|dc.description.abstract||Greywacke sandstone and argillite beds comprising Rakaia Terrane (Torlesse Complex) in mid Canterbury, South Island, New Zealand, are widely regarded as Late Triassic (Norian) in age based on the occurrence of Torlessia trace fossils, Monotis, and other taxa. This paleontological age assignment is tested using published 40Ar/39Ar mica and U-Pb zircon ages for these rocks and published and new zircon fission track (FT) ages. The youngest U-Pb zircon ages in the Rakaia Terrane rocks in mid Canterbury are Norian, whereas 10-20% of the 40Ar/39Ar muscovite ages are younger than Norian. Numerical modelling of these mica ages shows that they cannot have originated from partial thermal overprinting in the Torlesse prism if the thermal maximum was short-lived and early in the prism history (210-190 Ma), as commonly inferred for these rocks. The young component of mica ages could, however, be explained by extended residence (200-100 Ma) at 265-290deg.C in the prism. Early Jurassic (c. 189 Ma) zircon FT ages for sandstone beds from Arthur's Pass, the Rakaia valley, and the Hermitage (Mt Cook) are interpreted not to have experienced maximum temperatures above 210deg.C, and therefore cannot have been reduced as a result of partial annealing in the Torlesse prism. This is based on identification of a fossil Cretaceous, zircon FT, partial annealing zone in low-grade schists to the west, and the characteristics of the age data. The Early Jurassic zircon FT ages and the young component of 40Ar/39Ar mica ages are regarded therefore as detrital ages reflecting cooling in the source area, and constrain the maximum depositional age of parts of the Rakaia Terrane in mid Canterbury. The zircon FT data also show the initiation (c. 100 Ma) of marked and widespread Late Cretaceous cooling of Rakaia Terrane throughout Canterbury, which is attributed to uplift and erosion of inboard parts of the Torlesse prism due to continuing subduction accretion at its toe.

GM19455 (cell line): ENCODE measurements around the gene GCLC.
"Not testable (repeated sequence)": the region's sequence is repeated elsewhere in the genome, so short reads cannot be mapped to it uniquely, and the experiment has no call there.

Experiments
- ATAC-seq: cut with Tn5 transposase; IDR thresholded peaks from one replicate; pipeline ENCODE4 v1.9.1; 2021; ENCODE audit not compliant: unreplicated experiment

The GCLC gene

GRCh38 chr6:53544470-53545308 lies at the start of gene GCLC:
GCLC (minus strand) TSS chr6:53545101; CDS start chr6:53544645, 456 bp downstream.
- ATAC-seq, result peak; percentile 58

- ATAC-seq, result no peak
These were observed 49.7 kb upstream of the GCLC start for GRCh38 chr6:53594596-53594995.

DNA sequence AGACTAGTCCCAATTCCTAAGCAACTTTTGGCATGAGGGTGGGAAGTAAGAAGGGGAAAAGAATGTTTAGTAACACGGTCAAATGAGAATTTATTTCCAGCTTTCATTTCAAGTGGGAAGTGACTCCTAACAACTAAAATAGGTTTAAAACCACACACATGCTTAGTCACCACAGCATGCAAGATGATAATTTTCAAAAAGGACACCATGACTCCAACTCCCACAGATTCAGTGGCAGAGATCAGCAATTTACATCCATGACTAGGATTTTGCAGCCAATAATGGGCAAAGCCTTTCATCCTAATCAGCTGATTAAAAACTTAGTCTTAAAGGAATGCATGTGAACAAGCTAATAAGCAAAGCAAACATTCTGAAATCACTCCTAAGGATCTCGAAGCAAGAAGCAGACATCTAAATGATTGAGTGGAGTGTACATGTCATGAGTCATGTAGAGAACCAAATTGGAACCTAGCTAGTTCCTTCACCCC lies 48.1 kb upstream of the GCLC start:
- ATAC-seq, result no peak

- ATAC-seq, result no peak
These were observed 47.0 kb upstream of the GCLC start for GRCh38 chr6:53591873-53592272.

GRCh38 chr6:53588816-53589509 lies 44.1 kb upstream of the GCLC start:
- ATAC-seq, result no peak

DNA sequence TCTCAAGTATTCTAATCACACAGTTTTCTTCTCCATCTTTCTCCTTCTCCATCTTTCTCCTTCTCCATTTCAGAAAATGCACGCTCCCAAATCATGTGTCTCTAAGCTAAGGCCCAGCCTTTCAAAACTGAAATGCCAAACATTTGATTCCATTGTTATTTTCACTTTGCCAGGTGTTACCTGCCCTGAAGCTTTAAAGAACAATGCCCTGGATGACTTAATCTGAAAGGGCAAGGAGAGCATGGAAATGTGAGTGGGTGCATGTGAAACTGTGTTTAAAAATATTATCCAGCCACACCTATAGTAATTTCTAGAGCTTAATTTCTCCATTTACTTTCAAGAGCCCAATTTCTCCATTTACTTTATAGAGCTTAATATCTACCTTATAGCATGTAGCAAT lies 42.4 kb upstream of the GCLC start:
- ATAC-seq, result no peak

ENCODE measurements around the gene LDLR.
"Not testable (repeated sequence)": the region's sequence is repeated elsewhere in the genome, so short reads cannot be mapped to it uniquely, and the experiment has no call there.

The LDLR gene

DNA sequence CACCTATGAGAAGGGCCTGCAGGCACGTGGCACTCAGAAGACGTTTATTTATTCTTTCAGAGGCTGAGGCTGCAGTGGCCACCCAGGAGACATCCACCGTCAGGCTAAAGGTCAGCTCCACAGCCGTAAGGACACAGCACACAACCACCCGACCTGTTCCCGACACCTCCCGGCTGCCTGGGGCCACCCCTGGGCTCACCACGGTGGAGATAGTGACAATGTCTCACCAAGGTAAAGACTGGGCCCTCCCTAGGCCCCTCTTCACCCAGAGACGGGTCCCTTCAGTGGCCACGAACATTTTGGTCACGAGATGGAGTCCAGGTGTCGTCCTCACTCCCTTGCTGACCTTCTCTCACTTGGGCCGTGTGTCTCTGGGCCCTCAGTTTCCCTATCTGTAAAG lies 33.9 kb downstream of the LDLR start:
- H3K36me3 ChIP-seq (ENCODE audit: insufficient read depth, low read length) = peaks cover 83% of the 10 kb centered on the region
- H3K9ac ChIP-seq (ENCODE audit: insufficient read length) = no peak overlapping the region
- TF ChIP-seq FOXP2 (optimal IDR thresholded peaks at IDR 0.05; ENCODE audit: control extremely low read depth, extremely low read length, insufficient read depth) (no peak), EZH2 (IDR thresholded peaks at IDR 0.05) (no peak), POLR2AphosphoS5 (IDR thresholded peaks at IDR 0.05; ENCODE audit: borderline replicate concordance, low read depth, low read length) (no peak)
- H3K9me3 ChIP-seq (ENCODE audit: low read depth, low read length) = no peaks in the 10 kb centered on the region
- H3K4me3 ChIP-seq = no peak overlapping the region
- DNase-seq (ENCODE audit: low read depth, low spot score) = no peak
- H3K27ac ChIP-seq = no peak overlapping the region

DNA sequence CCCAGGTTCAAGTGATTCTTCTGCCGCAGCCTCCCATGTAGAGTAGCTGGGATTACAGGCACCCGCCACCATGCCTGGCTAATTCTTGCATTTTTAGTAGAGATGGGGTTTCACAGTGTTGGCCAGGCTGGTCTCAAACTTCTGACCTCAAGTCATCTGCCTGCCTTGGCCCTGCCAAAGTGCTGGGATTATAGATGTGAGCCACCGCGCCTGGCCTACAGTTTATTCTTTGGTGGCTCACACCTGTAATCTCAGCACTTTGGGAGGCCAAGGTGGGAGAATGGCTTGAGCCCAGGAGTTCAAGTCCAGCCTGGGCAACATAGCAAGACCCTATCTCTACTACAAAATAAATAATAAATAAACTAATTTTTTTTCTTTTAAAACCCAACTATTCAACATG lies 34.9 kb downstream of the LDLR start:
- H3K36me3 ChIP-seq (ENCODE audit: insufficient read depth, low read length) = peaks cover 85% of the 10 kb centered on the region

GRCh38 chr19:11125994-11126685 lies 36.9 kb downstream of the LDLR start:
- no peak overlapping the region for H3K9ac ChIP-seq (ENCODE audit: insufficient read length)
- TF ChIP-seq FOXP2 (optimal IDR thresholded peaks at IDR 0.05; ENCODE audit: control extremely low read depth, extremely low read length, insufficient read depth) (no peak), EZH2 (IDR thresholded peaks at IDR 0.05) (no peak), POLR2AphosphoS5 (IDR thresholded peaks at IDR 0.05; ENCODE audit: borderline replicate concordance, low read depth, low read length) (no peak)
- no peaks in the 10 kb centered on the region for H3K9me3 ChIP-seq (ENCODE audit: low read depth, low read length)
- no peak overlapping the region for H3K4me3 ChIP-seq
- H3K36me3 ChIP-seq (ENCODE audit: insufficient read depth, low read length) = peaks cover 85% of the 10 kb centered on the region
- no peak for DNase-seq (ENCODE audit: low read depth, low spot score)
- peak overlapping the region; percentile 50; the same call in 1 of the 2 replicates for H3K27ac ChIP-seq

The critical wedge concept is proposed as a new framework for investigating the development of the Torlesse Complex. The Rakaia Terrane may have formed the core of an accretionary wedge imbricated against the New Zealand margin during the Middle or Late Jurassic. Late Jurassic nonmarine sediments (e.g., Clent Hills Formation) accumulated upon the inner parts of the prism as it enlarged, emerged, and continued to be imbricated. Exhumation of Otago Schist from c. 135 Ma may mark the development of a balance (steady state) between sediments entering the prism at the toe and material exiting at the inboard margin. The enlargement of the area of exhumation to all of Canterbury from c. 100 Ma may reflect a dynamic response to widening of the prism through the accretion of Cretaceous sediments. The model of a dynamic critical wedge may help to explain the various expressions of the Rangitata Orogeny.||en